- Dividend Tax: – As mentioned before, the Indian company pays the FHC dividends to serve its debts. This results in the accrual of Dividend Distribution Tax which has to be factored in the costs of undertaking an LBO.
Asset buyout structure
In this type of structure, the financial investor incorporates a domestic holding company under the Companies Act, 2013. This company is then financed using the equity and debt mode of financing. This debt is raised using an asset purchase agreement that stipulates to buy operating assets and uses these assets as the security for the debt. This is done in compliance with the secured project and working capital loan’s structure which allows for asset-backed loans. The holding company shall then purchase the operating assets of the target Indian company on an asset-by-asset basis. Foreign Investors can also invest in equity of the holding company through FDI. It is generally high enough to make the LBO of an asset-intensive company unattractive and unfeasible. The process of identifying, valuing each asset separately, and then assessing the stamp duty makes this a very complex structure that is risky.
Things to take into consideration
- Stamp duty: The domestic holding company will be liable to pay stamp duty on the operating assets it purchases. The rate of stamp duty depends upon the state, but it is generally high enough to make the LBO of an asset-intensive company unattractive and unfeasible. The process of identifying, valuating each asset separately, and then assessing the stamp duty makes this a very complex structure that is risky.
- Lien on asset: This will generally be available in this type of structure as Indian banks allow asset-backed loans.
- Higher tax liability for sellers: – This structure leads to a higher tax liability than that in the Foreign Holding Structure. This is because the sale of assets is treated as revenue by the Income Tax Act, and this gain is assessed as business income on which the tax rate is extremely high factoring in surcharge and cess tax.
Both the FHC structure as well as the asset buyout structure are ways to leverage an Indian Buyout by bypassing the restrictive regulatory and statutory laws regarding LBOs. Both of these structural models have emphasised non-asset-intensive companies due to the problems listed before. This is why the most preferred industry sector for LBOs in India is considered to be outsourcing companies, service companies, and high technology companies. These companies are more labour-intensive than asset-intensive which makes these companies still be able to reach high rates of growth and make the LBO successful. Another benefit of these types of companies is that they earn most of their revenue from exports denominated in foreign currency which reduces the risk of foreign currencies associated with the foreign holding company structure. These companies are also largely situated in Special Economic Zones and software technology parks which reduce the tax implications as these areas have low tax rates due to tax incentive schemes.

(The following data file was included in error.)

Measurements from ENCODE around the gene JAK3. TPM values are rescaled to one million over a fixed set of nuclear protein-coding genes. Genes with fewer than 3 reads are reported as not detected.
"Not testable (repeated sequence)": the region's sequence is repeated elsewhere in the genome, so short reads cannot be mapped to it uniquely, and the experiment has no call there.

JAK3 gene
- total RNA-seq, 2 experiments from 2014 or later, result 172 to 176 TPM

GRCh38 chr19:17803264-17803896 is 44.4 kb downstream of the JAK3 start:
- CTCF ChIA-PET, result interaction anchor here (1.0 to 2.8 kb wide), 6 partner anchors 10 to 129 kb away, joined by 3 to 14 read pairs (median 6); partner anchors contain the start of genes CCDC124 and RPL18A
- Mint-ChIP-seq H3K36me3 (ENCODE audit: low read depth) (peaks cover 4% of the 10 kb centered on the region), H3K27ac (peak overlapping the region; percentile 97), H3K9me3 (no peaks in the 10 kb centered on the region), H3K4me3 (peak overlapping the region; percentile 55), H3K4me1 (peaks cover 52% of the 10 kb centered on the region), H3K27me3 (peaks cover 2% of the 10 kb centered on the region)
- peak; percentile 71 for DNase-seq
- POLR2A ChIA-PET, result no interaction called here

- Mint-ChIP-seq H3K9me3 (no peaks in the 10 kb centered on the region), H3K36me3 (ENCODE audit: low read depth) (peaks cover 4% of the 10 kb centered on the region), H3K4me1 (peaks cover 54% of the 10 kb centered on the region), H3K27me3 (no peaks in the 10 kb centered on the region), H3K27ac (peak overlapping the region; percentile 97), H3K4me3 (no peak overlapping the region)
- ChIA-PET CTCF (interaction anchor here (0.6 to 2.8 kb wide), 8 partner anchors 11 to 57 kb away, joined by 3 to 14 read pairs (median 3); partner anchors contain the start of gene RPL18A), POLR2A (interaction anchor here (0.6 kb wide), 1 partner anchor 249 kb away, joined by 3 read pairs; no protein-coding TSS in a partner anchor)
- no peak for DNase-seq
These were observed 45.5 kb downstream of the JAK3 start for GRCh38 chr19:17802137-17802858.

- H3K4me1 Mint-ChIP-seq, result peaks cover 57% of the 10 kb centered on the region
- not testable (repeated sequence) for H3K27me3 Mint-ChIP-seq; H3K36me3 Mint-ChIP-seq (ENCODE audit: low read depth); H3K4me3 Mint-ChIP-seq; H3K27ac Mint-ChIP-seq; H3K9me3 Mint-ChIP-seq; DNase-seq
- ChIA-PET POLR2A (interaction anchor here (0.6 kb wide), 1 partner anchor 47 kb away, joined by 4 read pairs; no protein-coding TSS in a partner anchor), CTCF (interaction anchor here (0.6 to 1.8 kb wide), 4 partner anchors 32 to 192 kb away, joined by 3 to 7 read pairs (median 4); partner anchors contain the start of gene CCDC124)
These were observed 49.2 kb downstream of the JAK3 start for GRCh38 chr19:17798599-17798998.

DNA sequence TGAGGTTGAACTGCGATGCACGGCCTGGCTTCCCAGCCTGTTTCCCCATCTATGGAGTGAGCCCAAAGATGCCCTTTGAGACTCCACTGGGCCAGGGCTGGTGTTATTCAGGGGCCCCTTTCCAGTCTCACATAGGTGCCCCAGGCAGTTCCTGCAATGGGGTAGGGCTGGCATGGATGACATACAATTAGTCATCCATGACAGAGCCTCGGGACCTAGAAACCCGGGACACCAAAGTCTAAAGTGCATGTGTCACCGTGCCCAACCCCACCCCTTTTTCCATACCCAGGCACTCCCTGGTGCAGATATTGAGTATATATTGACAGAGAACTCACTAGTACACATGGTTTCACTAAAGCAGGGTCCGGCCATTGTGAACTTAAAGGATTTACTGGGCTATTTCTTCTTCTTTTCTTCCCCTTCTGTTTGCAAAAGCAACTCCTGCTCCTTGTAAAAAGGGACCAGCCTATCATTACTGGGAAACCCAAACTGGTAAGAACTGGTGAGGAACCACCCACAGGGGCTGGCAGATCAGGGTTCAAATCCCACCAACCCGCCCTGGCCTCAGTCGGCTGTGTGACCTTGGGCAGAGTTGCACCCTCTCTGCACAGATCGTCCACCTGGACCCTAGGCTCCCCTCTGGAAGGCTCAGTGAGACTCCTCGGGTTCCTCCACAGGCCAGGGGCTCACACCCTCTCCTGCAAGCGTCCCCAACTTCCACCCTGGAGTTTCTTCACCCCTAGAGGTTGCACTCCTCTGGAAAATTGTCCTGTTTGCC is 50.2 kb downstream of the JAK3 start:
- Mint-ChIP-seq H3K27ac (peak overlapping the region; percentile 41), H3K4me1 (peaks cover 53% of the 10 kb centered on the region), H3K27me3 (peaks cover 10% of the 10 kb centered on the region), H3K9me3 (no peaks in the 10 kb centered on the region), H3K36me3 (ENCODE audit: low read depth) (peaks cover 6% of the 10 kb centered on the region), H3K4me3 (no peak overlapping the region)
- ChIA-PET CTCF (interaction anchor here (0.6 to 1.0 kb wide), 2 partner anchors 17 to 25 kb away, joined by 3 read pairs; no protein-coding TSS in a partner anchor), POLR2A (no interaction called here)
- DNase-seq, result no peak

In 2006, the private equity giant KKR (mentioned before), acquired Flextronics Software Systems and GE Capital International Services (GECIS) was sold for $500 million to private equity firms General Atlantic Partners and Oak Hill Capital Partners in 2004. These both were technology and outsourcing-based firms which were able to succeed because of their company structure. This is how to leverage an Indian buyout in this restrictive environment.
- Steven N. Kaplan and Per Strömberg, Leveraged Buyouts and Private Equity, Journal of Economic Perspectives—Volume 22, Number 4, Season 2008.
- Renneboog, Luc and Vansteenkiste, Cara, Leveraged Buyouts: A Survey of Literature (January 1, 2017). European Corporate Governance Institute (ECGI) – Finance Working Paper No. 492/2017, Available at SSRN: https://ssrn.com/abstract=2896653 or http://dx.doi.org/10.2139/ssrn.2896653
- Luc Renneboog Cara Vansteenkiste, Leveraged Buyouts: A Survey of the Literature, January 2017, Working Paper N° 492/2017
- Early Recognition of Financial Distress: -Prompt Steps for Resolution and Fair Recovery for Lenders: Framework for Revitalising Distressed Assets in the Economy, Reserve Bank of India, 30th January 2014.
- Could You Leverage Your Indian Buyout?, Deloitte, https://www2.deloitte.com/content/dam/Deloitte/in/Documents/tax/thoughtpapers/in-tax-LeveragedBuyouts(LBOs)-noexp.pdf